The following is a series of emails and postings that relate to my quest to find out as much as possible about the Elepian player piano. The first posting (immediately below) was submitted to the Mechanical Music Digest on July 12, 2006. The next day, I sent an email to Bob Berkman, the General Manager of the QRS Music Roll Factory, in Buffalo, NY. For more about what I found out about the Elepian player piano - click here
Got a call from a woman this morning about an "Elepian" player piano. A quick check in the Pierce Piano Atlas yielded nothing, and I couldn't find any mention of the instrument in the MMDigest Archives. Searching the Intenet, I found quite a few references to an Elepian electric piano, but no mention of a player. So, since the owner lives just a mile away, I asked if I could drop by and take a look at the instrument so I could prepare myself for the service call the following week.
Entering the house, and much to my surprise, there was this shiny black lacquered instrument that looked very much like a 3/4 size professional upright, and smack dab in the middle, just above the keys, was a spoolbox and a brass trackerbar. The controls inside the spoolbox were very basic. There was a Tempo control, a Play/Reroll lever, and two pushbutton switches for Start and Stop. I put a roll in and set everything up, then pushed the Start button. A vacuum motor came on, but the roll didn't turn. So, I moved the piano away from the wall (it was very light), and peeked in through a vent hole in the back. There I could easily see some sort of a pneumatic stack.
The family was leaving shortly, so I couldn't take the piano apart any further, but as I removed the roll from the piano I couldn't help but notice a gold decal in the spoolbox with the very familiar letters "Q R S". I called QRS and spoke to Tom Dolan. He said he knew nothing about the instrument, had never heard of it, and was curious to know more. I'll contact Bob Berkman and John Omiatek tomorrow in the hopes of learning more.
If anyone has any information about this instrument, please write to the MMDigest and share your knowledge. I'll be taking numerous pictures when I work on the piano next week, and fully plan to devote at least one webpage at Player-Care to this interesting piece. BTW, it is an electric piano that sounds something like the old Fender Rhodes. The touch of the keys is also similar to the Rhodes...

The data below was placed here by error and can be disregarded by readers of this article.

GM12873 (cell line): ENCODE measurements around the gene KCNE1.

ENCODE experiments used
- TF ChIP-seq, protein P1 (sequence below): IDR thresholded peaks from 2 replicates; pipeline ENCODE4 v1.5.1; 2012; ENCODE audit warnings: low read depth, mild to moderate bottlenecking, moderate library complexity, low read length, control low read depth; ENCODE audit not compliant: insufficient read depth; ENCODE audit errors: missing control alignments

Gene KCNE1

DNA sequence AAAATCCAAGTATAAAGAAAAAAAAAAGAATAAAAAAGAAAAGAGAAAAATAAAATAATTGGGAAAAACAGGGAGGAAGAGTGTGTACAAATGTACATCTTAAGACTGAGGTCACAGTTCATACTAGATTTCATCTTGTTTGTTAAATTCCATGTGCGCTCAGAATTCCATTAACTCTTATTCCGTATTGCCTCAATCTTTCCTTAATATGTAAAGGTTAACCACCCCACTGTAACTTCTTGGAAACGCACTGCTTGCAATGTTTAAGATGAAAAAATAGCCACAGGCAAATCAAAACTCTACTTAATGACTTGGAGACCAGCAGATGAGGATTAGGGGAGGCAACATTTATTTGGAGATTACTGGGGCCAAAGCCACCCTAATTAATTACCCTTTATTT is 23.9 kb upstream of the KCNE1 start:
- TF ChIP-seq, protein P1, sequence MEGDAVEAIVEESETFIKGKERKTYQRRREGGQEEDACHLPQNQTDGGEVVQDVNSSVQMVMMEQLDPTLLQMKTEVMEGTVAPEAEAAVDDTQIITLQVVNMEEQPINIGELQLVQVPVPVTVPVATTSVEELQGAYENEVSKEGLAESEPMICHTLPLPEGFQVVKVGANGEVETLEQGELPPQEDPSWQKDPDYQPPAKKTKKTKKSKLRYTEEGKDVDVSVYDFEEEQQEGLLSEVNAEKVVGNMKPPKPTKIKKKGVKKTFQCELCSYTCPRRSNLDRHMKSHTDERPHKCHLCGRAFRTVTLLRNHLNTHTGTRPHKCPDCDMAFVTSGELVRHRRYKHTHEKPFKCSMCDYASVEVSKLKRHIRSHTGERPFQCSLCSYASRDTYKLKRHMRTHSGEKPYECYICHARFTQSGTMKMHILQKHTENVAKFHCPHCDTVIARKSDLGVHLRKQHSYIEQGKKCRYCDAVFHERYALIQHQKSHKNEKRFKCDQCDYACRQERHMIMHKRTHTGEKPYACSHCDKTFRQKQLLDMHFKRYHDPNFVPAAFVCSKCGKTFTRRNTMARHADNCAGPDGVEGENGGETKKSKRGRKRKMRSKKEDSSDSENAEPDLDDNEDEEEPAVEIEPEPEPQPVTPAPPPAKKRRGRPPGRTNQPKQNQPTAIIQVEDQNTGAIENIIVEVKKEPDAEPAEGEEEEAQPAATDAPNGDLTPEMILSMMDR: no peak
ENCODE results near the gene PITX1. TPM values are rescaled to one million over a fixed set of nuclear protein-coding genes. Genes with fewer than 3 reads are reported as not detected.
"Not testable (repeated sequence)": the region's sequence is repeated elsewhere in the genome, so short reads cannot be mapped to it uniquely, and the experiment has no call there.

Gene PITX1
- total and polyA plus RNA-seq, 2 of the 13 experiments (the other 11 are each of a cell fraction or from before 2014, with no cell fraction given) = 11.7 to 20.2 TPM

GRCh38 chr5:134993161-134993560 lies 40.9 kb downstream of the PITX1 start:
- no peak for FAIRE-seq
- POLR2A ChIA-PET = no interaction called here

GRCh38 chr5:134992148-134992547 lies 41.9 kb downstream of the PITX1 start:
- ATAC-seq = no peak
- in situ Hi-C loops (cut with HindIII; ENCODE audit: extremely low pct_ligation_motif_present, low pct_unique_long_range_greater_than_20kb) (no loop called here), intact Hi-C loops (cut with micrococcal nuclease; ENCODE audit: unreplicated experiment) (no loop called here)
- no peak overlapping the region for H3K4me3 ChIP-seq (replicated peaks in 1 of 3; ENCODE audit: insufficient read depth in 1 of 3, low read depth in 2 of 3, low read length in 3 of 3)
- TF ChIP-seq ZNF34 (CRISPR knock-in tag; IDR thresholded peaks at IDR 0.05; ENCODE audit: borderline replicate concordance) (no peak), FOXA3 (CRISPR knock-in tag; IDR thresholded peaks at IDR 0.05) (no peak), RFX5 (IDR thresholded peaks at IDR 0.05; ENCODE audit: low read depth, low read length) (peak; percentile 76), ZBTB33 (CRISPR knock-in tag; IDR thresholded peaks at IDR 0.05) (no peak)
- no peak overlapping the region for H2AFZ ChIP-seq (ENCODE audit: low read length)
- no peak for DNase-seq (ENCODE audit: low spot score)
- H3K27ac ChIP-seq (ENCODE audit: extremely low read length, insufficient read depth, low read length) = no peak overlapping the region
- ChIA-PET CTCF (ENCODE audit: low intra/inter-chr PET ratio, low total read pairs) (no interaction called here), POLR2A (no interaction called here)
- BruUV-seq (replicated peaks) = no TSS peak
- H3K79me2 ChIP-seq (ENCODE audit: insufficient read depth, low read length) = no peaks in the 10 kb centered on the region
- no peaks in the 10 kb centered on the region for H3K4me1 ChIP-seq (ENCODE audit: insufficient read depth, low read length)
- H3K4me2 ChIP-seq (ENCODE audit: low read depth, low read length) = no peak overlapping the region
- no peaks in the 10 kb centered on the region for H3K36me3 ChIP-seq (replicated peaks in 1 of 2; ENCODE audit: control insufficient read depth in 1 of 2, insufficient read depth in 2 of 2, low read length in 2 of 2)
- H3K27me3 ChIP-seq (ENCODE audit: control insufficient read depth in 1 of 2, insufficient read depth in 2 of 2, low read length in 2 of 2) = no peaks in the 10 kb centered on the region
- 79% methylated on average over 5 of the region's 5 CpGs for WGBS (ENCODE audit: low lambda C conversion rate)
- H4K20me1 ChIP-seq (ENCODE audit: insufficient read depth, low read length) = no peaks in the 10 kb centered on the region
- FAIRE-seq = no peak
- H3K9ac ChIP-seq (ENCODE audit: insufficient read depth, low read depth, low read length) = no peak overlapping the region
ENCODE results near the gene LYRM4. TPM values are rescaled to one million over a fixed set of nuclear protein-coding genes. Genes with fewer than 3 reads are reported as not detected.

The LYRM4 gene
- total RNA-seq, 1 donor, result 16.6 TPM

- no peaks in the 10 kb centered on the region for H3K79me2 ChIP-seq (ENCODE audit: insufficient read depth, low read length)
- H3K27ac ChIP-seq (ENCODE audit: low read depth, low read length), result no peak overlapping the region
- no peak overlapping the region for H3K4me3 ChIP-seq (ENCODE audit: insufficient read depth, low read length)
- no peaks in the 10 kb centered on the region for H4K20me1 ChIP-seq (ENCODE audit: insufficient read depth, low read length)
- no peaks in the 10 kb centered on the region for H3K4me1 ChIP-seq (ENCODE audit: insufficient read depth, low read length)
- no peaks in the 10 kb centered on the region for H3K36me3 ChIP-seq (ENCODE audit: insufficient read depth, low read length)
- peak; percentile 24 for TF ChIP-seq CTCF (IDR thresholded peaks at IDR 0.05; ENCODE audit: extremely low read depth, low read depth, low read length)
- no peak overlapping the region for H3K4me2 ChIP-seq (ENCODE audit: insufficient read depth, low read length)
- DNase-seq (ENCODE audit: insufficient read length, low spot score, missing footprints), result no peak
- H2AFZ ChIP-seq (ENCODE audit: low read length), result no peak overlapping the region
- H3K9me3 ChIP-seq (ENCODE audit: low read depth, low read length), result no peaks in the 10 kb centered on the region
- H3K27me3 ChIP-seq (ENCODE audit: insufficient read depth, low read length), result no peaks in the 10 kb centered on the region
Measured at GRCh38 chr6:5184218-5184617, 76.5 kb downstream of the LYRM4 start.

John A Tuttle
Brick, New Jersey, USA
Mechanical Music Digest Editor's Note
From: John A Tuttle
Sent: Thursday, July 13, 2006 8:50 AM
To: Bob Berkman
Subject: Elepian Player Piano
Can you tell me anything about the Elepian player piano?
Do you have any references on the instrument?
The QRS logo is in the spoolbox (a gold decal), which leads me to believe that QRS was involved with either Columbia or Denon back in the 70's or 80's.
I saw an Elepian player piano yesterday and am trying to locate any technician information before I start working on the instrument....
Thanks in advance for any help you might provide...
John A Tuttle
We made those Elepians in the mid-80's, I think. Sorry to report there are no parts or literature on hand. The player action is a pretty straight-forward pneumatic action, I think, so it shouldn't present any unusual problems.
(Posting in the Mechanical Music Digest)|
From: D. L. Bullock
Date: Thu, 13 Jul 2006 00:17:14 -0500
Subject: Elepian Player Piano
The Elepian pianos were sold in the early 1990s until they stopped production. They have one main problem: the pneumatics fall off -- usually poor glue. The pneumatics were wood so no problem except removing all the old glue from both surfaces.
Everything is just like a normal player except the source of the sound. The keys move and everything and they are fun for a light movable player piano that does not take a truck and two bruisers to move.
D.L. Bullock St. Louis
Mechanical Music Digest Editor's Note
(My second posting to the Mechanical Music Digest)
Yesterday I received a response from Bob Berkman concerning the Elepian player piano. His exact words were, "We (QRS) made those Elepians in the mid-80's, I think. Sorry to report there are no parts or literature on hand. The player action is a pretty straight-forward pneumatic action, I think, so it shouldn't present any unusual problems."
Based on D.L. Bullocks comments, I expect to find some sort of linkage between the keys and the striker pneumatics. If that's the case, I will be very happy. My main concern was that the pneumatic valves operated electric switches, which could be a wiring nightmare... somewhat akin to the electric Wurlitzer players, i.e., tiny gold-plated switches inside the trackerbar... In the case of the Elepian, my first vision was that the switches might be inside the stack... YUK! But, since D.L. says the keys move and the strikers often fall off, that leads me to believe that the operation is mechanical, not electrical. That's a blessing....
Hopefully, there will be some markings on the keys or inside of the instrument which indicate when it was manufactured. If I do find any such evidence, I will write to Larry E. Ashley, the publisher and exclusive distributor of the Pierce Piano Atlas, and have the Elepian added to that reference. My thinking is that while the Elepian might not qualify as a real piano, it certainly qualifies as a player piano. Also, having just checked, I find that Rhodes Keyboard Instruments is listed in the Atlas. Of course, like the Wurlitzer electric piano, the Rhodes has hammers, which by all accounts so far, is the criteria that separates electric keyboards that produce a piano sound from those which have a mechanism that strikes a tone generating element.